The tactical trends that dominated the Premier League this season

Erling Haaland of Manchester City celebrates scoring his team's first goal during the Premier League match between Tottenham Hotspur and Manchester City at Tottenham Hotspur Stadium on May 14, 2024 in London, England

Manchester City won the title, the three promoted teams were relegated and Manchester United were awful. In many respects the Premier League was very predictable indeed, but there was plenty to keep us interested along the way.

There were some outstanding coaching performances and pleasing stylistic clashes, even if Pep Guardiola continues to shape the tactical paradigm which dominates top-level football.

These are some of the statistical and tactical trends of the 2023-24 Premier League season.

Goals galore

More goals were scored in this Premier League season than any other. A total of 1,246 goals averages out at 3.28 goals per game, comfortably clear of 2022-23’s 2.85.

Those who prize entertainment got their money’s worth, and the majority Premier League teams now try to play proactive, front-footed football with all its associated risks. Since football’s data revolution, teams are more selective about the shots they take and adept at working the ball into high-value positions. Cut-backs have replaced crosses swung in from deep.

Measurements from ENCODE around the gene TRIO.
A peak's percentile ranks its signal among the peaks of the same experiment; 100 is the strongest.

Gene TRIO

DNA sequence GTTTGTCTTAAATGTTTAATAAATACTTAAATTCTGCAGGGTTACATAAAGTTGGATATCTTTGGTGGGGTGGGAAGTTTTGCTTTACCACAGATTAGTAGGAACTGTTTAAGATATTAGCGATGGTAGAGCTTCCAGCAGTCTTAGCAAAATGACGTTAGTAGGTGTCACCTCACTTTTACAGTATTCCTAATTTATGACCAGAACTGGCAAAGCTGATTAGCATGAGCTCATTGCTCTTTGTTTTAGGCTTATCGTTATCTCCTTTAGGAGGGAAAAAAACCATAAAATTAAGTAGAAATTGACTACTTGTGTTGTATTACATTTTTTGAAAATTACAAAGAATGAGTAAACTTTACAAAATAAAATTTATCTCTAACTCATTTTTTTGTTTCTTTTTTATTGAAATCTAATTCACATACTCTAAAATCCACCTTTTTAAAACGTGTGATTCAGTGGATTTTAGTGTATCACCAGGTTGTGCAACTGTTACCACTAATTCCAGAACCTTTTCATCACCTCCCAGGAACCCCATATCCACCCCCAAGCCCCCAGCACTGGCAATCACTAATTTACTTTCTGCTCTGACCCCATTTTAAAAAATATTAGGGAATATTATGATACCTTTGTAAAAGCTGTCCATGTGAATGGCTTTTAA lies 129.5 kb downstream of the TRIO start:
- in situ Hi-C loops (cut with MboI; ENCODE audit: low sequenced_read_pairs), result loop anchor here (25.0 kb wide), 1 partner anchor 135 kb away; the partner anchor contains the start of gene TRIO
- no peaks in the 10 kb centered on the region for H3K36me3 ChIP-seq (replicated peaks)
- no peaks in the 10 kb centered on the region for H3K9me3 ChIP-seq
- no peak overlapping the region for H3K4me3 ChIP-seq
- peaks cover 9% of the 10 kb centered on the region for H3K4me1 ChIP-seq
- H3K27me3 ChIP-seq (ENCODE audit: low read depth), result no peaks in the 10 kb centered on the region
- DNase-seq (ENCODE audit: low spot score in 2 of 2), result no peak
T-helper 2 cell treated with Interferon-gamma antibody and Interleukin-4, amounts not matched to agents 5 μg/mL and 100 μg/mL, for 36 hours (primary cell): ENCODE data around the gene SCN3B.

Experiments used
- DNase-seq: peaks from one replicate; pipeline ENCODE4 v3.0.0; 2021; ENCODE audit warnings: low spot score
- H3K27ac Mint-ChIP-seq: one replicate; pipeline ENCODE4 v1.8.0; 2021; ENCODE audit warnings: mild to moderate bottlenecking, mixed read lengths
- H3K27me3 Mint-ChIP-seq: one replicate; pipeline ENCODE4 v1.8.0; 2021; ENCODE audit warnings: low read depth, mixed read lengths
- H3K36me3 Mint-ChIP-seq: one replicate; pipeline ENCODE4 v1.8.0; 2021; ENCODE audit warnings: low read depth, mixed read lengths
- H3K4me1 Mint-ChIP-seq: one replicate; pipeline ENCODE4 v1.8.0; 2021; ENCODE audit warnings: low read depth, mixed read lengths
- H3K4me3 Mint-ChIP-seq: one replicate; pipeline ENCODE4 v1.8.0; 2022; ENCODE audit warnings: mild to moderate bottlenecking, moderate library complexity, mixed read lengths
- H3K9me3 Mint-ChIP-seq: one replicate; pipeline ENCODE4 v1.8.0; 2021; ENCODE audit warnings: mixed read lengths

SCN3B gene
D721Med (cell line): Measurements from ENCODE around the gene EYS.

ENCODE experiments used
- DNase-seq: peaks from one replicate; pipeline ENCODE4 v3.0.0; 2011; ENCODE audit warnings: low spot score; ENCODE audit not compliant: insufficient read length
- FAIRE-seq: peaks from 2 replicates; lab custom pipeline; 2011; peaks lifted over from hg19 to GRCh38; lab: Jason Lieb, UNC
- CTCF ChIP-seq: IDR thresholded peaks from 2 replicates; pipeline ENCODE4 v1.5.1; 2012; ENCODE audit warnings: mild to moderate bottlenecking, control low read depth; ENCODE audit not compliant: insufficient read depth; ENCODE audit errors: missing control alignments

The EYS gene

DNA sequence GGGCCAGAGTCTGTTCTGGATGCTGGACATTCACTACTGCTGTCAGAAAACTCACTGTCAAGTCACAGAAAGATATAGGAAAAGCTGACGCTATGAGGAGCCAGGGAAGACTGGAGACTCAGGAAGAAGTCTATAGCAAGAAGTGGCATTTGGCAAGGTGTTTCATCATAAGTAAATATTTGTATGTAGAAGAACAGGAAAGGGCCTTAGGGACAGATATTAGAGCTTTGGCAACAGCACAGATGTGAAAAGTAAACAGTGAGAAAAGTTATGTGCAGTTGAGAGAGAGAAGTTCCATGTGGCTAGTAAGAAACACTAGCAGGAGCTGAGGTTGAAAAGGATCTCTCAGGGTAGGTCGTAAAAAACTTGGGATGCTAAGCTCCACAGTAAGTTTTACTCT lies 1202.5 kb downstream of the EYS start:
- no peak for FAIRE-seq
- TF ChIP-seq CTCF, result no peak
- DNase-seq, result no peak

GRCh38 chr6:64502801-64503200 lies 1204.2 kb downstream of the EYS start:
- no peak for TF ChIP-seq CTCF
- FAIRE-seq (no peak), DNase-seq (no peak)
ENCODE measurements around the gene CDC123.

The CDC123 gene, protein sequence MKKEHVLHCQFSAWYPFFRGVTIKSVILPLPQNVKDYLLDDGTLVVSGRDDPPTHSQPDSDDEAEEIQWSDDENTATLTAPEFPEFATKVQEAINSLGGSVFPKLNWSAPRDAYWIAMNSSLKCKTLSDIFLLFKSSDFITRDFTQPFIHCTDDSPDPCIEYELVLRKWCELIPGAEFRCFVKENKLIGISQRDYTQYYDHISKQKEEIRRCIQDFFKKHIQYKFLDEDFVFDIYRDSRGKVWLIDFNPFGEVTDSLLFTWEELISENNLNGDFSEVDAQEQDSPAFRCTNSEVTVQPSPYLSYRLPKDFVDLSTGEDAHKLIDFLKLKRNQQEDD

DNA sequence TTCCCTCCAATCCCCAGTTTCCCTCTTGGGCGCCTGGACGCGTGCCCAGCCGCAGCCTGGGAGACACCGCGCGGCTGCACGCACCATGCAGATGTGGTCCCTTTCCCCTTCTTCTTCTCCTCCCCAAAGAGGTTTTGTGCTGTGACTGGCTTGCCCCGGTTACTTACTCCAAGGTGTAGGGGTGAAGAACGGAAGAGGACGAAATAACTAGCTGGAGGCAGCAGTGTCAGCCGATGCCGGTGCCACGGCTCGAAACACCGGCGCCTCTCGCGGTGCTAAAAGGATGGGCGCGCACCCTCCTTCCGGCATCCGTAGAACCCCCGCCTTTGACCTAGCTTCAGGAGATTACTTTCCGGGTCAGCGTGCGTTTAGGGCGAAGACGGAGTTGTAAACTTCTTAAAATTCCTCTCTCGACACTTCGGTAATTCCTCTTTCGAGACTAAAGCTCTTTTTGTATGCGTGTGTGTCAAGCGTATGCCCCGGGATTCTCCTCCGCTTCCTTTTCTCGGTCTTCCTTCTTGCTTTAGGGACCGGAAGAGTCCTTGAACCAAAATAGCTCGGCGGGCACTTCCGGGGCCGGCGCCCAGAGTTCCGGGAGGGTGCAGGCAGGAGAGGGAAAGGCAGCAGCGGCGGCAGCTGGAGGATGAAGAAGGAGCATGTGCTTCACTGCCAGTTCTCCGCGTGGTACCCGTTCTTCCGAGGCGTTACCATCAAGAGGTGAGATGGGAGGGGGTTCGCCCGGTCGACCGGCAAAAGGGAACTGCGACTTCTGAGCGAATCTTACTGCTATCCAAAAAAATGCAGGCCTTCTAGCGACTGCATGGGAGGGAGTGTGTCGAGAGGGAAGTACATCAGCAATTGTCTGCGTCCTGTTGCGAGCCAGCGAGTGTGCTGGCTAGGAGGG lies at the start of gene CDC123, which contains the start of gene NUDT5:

On the other hand, more goals could be viewed as a symptom of a more stratified competition. Man City, Liverpool and Arsenal were certainly a cut above the rest, while Sheffield United, Burnley and Luton Town were probably the weakest batch of promoted teams this century.

Changes to the game have also encouraged more goals, notably this season’s directive to add substantial periods of stoppage time. Interestingly, ball-in-play time is one area where City have a small edge on their rivals, most likely as a result of their measured, possession-based style. City’s average ball-in-play time was 4 minutes and 36 seconds longer than Arsenal’s and 5 minutes and 26 seconds longer than Liverpool’s. Across 38 games, that is a lot of ‘extra’ time to put to good use.

Predictably, more stoppage time has led to more late goals, as defences start to tire and lose concentration. This season has seen 112 goals scored after the 90th minute, with 2021-22 the previous high at 85. There have been 27 winning goals scored in this period, a new Premier League record. Liverpool scored the most late goals with 11 and three of those were winners, including Darwin Nunez’s 99th-minute header at Nottingham Forest.

Topsy-turvy games

This season saw more comeback victories than any campaign in Premier League history with 63, another reflection of more goals and more stoppage time.

Liverpool won an immense 28 points from losing positions, the most they have managed in any Premier League season. The fact they found themselves behind 18 times throughout the season possibly took an emotional and physical toll, however. City found themselves behind on 13 occasions while for Arsenal it was just 10.

Brentford dropped 30 points from winning positions, the most of any Premier League team since 2007-08.